While Joel gives Ed golf lessons, the Indian warns him Adam is around, the never actually seen monster-prankster, blamed for all kinds of weirdness since 15 years. Passing the night in his car in the...
Out of work actor Joe volunteers to help try and save his sister's local church for the community by putting on a Christmas production of Hamlet, somewhat against the advice of his agent ... See full summary »
Ally McBeal and Billy Thomas were going steady throughout their childhoods. Ally even followed Billy to Harvard law school despite having no interest in law. But when Billy chose to pursue ... See full summary »
Teen soap musical about a group of students and teachers of Cordell Hull, a hip urban racially mixed high school. The Hull High Devils, a modern version of the Greek chorus, comment on characters' actions and issues through songs.
Joel Fleishman is fresh out of medical college, and fresh out of luck. Failing to read the fine print in his scholarship conditions, he finds he has no choice but to move to the remote and somewhat eccentric town of Cicely, in the wilds of Alaska. Once there, he is welcomed by the peculiar locals who are not keen to see him go, most especially Maurice Minnifield, the ex-NASA astronaut. Despite Joel's adamant denials, one gets the impression that he enjoys life in Cicely more than he admits. Written by
Murray Chapman <email@example.com>
During the early 1990s, creators Joshua Brand and John Falsey were working on two shows simultaneously: Northern Exposure, and the civil-rights-era family drama "I'll Fly Away." The two shows had writing and production offices in the same building, across the hall from each other. In the 2013 book Difficult Men: Behind the Scenes of a Creative Revolution: From The Sopranos and The Wire to Mad Men and Breaking Bad, David Chase (who was a writer and executive producer on "I'll Fly Away") talked about how much he had disliked the other Brand/Falsey show being made across the hall from his show: "The people who worked on Northern Exposure thought they were curing cancer and reinventing drama.... To me it was so precious, so self-congratulatory. It strained so hard for whimsy. We'd go to the Emmys every year and they'd get these awards and we'd get nothing. It wasn't that we really wanted these Emmys, but that show was being celebrated to the hilt and I felt it was a fraud at its core." But after both Brand and Falsey left "Northern Exposure," Chase took over, and he was its showrunner from late 1993 until the end of its run in 1995. Chase said that he "did it for the money." See more »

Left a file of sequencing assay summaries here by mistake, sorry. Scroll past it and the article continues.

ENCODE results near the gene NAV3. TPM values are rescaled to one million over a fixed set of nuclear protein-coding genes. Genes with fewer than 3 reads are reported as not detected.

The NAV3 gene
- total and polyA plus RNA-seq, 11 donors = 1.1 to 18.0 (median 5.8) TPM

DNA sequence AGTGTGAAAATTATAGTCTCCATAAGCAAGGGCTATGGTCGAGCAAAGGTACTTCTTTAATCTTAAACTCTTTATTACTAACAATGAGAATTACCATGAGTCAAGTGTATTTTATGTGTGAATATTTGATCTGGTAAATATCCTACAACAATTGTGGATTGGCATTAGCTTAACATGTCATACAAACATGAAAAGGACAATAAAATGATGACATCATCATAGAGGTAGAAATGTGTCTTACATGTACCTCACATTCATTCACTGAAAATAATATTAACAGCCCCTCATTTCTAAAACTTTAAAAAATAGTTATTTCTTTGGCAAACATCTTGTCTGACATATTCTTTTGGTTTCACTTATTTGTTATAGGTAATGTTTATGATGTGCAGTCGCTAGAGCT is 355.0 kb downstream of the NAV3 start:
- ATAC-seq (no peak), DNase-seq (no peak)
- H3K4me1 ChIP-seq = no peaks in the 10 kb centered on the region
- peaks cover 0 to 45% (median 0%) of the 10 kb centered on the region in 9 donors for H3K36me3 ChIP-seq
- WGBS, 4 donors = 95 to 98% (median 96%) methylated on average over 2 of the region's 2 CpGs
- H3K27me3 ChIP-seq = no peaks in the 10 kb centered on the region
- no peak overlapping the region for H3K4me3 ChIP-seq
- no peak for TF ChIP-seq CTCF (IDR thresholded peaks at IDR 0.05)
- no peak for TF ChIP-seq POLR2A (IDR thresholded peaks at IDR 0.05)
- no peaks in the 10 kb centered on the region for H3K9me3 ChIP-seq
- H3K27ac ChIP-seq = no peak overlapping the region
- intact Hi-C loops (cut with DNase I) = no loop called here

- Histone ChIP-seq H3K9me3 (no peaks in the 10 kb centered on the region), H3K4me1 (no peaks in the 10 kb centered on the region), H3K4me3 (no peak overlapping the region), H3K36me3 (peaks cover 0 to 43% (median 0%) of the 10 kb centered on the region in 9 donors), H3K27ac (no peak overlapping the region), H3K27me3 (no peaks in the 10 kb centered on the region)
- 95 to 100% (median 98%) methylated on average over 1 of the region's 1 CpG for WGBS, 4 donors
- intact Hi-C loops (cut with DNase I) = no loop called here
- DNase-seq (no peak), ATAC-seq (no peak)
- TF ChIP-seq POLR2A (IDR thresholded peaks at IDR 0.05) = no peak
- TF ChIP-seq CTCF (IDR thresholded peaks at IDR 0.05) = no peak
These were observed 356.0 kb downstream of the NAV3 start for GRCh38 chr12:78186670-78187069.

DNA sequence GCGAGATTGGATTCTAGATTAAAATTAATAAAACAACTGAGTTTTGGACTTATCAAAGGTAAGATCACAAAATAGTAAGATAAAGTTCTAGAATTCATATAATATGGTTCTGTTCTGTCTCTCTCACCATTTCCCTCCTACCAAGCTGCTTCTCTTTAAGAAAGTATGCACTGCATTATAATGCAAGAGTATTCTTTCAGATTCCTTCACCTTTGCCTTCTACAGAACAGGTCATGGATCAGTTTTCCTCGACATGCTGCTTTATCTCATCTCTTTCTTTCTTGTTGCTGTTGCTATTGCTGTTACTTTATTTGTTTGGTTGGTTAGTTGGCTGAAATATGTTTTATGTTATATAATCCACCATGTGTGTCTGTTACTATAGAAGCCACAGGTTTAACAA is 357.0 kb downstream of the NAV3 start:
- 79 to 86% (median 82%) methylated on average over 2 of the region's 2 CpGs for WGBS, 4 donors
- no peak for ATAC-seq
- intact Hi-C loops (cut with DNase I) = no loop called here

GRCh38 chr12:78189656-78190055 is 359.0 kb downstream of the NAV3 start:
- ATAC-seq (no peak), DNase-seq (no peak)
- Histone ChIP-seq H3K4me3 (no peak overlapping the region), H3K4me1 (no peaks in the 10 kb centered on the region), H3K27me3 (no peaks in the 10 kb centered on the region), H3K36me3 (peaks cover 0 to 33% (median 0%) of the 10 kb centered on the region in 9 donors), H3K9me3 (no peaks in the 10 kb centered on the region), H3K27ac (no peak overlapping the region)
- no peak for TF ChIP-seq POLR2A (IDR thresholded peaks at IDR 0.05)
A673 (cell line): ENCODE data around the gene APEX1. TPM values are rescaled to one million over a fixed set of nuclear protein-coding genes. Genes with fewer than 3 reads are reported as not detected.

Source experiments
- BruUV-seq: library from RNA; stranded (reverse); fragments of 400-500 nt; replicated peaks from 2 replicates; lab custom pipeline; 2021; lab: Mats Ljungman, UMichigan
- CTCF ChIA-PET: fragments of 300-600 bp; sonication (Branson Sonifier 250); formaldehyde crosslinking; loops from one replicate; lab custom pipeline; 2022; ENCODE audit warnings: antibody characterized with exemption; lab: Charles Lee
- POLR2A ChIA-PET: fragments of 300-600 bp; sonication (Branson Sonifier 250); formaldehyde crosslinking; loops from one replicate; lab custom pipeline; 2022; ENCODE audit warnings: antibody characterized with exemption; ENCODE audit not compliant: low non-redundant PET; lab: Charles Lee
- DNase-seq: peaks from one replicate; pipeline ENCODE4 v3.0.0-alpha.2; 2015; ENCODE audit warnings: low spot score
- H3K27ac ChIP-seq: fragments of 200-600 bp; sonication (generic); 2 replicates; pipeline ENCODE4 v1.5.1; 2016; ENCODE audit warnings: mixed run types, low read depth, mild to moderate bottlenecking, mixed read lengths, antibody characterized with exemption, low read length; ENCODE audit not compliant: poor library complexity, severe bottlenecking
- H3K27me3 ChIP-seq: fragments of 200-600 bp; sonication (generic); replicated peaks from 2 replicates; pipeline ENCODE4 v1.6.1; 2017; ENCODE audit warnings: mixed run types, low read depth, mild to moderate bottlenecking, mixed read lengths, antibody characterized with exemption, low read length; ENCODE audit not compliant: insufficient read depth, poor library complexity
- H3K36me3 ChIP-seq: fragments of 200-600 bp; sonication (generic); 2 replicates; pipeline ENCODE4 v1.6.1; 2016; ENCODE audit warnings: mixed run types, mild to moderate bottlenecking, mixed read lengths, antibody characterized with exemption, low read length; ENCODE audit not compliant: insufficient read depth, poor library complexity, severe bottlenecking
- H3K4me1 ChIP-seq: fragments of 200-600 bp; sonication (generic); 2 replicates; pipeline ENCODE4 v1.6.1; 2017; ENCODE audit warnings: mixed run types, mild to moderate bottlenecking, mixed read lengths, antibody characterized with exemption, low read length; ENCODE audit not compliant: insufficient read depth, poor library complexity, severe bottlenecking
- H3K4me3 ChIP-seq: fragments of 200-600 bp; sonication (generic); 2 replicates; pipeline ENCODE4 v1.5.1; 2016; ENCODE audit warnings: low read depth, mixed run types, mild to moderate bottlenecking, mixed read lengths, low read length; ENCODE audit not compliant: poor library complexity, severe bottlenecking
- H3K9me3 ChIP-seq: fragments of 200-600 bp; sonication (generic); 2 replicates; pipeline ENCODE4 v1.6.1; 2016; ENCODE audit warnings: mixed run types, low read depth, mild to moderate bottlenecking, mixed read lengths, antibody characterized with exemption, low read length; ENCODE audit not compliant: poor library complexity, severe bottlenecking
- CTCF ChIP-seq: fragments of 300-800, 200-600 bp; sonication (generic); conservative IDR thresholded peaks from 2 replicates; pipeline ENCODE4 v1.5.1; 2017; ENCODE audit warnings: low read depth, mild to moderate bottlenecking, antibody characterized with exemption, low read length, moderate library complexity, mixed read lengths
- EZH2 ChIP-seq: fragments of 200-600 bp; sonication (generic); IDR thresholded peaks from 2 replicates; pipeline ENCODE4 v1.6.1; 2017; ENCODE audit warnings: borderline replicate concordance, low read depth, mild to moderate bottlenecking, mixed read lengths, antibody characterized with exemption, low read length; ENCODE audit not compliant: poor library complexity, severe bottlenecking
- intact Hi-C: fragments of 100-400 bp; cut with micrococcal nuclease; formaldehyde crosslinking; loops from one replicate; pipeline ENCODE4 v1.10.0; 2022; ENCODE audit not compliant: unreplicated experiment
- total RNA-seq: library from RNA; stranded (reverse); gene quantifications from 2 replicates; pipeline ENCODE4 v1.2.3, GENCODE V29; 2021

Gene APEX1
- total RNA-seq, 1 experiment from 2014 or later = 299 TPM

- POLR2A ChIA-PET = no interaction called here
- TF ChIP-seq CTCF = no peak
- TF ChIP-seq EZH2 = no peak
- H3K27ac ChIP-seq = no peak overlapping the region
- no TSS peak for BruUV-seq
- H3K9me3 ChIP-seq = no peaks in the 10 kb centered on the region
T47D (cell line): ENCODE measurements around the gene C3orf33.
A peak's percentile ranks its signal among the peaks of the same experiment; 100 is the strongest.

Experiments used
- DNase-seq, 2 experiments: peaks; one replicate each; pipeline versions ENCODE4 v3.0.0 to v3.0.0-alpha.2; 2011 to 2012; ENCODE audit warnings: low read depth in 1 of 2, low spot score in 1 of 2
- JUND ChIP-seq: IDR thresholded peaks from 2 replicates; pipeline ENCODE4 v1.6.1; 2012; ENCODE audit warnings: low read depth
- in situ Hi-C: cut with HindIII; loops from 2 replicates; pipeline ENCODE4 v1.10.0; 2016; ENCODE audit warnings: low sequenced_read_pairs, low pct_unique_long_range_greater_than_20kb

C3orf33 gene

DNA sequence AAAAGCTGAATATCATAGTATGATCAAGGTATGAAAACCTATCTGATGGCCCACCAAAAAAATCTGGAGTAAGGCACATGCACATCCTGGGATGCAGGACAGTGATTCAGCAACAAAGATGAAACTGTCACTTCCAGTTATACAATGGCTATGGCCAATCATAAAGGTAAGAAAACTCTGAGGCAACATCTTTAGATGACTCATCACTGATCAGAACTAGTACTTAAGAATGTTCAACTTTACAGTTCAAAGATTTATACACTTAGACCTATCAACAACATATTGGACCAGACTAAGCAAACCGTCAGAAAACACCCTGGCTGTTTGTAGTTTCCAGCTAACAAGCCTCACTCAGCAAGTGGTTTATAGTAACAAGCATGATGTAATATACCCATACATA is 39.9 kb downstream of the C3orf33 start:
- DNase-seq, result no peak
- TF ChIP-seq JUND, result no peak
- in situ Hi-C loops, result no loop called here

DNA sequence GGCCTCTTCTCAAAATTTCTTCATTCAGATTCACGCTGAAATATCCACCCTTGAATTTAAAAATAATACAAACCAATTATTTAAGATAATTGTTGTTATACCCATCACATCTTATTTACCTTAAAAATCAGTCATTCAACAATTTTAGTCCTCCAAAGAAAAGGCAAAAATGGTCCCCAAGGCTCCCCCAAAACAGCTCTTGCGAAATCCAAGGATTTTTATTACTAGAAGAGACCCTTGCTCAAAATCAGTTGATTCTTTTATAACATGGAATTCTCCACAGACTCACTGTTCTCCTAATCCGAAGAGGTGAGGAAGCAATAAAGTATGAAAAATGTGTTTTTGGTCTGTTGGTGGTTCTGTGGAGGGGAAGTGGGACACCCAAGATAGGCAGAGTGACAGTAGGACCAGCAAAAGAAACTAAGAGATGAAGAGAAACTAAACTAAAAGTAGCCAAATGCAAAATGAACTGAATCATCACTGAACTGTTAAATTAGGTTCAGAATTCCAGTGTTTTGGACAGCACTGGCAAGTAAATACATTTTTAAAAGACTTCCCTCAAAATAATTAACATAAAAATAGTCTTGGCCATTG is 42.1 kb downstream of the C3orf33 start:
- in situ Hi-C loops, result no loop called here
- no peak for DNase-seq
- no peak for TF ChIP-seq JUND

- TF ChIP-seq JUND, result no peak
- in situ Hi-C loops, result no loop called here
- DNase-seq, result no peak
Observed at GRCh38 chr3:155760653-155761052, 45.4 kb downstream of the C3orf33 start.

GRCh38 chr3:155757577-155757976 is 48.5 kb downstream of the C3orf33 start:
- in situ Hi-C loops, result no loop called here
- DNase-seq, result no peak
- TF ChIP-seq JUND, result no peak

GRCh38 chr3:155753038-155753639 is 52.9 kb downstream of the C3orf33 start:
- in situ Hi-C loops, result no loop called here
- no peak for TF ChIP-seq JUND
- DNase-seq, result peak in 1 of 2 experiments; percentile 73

Clever, Funny, Quirky, Heartwarming, and there will be no other like it
I loved this show and it's quirky ensemble. The stories were clever and there will never be another show quite like this one. I loved each and everyone of the characters. I also loved how they used some of the psychological aspects of the episodes. My favorite epys include episodes involving Shelly during her pregnancy particularly one where she sees the phases of her daughters life as though seeing the future of her child. Another are the episodes with the Rabbi and Joel Fleischman; Maggie and the Bear who magically transform into a handsome man in order to be with her for a few days is one of the most romantic and classic Northern Exposure episodes. I miss this show, but thank God for reruns.
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